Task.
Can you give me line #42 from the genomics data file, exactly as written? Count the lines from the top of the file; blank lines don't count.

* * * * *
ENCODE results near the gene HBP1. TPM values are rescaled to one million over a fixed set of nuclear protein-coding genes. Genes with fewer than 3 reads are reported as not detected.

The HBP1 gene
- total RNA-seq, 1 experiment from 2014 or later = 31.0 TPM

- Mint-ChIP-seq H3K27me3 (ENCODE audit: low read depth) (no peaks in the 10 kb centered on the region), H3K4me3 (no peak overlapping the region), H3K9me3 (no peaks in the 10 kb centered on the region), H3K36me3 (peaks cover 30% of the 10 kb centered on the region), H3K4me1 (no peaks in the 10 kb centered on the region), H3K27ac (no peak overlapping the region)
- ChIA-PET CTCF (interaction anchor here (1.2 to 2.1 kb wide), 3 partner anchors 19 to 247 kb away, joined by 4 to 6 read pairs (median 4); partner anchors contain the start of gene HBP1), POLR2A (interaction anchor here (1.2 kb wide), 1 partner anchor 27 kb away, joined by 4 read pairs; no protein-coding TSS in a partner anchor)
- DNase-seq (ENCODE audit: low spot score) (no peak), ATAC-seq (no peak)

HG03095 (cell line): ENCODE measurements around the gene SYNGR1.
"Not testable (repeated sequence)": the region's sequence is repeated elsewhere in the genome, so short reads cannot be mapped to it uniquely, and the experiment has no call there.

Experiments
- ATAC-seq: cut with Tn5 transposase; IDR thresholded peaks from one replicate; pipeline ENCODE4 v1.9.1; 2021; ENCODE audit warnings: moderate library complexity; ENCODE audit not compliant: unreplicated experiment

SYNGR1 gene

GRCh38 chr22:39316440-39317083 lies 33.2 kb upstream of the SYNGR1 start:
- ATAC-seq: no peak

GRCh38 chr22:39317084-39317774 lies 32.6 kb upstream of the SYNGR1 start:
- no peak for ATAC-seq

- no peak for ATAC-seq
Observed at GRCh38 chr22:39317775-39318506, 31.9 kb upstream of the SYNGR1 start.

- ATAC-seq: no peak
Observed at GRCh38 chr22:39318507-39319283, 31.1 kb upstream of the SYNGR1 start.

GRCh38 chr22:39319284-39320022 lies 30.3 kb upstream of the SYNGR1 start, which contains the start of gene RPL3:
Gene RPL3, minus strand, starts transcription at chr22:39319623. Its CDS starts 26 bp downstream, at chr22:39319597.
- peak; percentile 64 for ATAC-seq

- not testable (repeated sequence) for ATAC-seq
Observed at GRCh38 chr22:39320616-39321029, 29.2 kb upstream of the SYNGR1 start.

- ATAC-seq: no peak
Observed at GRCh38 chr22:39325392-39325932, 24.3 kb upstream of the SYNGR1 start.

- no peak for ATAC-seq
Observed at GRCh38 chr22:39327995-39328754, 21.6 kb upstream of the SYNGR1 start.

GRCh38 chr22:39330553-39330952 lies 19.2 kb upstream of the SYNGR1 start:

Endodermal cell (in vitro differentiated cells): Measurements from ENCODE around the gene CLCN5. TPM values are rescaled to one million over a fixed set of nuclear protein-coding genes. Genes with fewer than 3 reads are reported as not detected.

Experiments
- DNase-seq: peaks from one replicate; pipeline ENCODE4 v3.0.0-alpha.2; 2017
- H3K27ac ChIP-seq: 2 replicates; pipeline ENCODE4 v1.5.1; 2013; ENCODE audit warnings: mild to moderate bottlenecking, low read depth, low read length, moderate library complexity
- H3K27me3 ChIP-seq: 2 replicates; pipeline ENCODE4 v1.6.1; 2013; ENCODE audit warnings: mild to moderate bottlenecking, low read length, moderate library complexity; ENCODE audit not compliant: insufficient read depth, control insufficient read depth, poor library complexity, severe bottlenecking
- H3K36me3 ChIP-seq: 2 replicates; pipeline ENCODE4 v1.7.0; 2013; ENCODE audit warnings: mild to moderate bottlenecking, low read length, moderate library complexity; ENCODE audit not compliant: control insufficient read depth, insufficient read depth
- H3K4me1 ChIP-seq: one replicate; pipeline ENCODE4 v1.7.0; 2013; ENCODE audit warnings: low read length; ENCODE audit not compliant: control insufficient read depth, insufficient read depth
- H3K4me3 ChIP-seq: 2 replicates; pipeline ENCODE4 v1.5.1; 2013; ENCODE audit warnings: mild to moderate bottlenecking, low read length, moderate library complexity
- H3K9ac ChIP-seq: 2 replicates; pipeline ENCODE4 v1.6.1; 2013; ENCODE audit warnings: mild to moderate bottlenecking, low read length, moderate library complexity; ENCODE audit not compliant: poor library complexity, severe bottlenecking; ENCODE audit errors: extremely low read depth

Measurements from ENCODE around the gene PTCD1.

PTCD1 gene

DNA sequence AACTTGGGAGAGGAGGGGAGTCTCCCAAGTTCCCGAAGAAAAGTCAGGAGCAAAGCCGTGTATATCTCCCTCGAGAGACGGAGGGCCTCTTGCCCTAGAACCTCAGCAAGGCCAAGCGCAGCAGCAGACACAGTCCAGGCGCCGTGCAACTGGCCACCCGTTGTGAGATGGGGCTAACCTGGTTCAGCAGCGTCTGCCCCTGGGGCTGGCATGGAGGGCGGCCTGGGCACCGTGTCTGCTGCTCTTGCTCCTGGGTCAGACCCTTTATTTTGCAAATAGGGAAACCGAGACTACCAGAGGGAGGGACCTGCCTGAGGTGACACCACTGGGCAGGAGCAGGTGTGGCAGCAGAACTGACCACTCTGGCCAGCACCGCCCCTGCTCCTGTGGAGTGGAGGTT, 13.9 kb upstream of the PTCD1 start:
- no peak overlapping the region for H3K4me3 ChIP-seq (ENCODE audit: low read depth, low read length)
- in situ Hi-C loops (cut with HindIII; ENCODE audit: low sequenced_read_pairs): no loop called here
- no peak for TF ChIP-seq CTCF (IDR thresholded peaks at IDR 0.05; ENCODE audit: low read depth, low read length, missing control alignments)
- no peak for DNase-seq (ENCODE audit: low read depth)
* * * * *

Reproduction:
- no peak overlapping the region for H3K4me3 ChIP-seq (ENCODE audit: low read depth, low read length)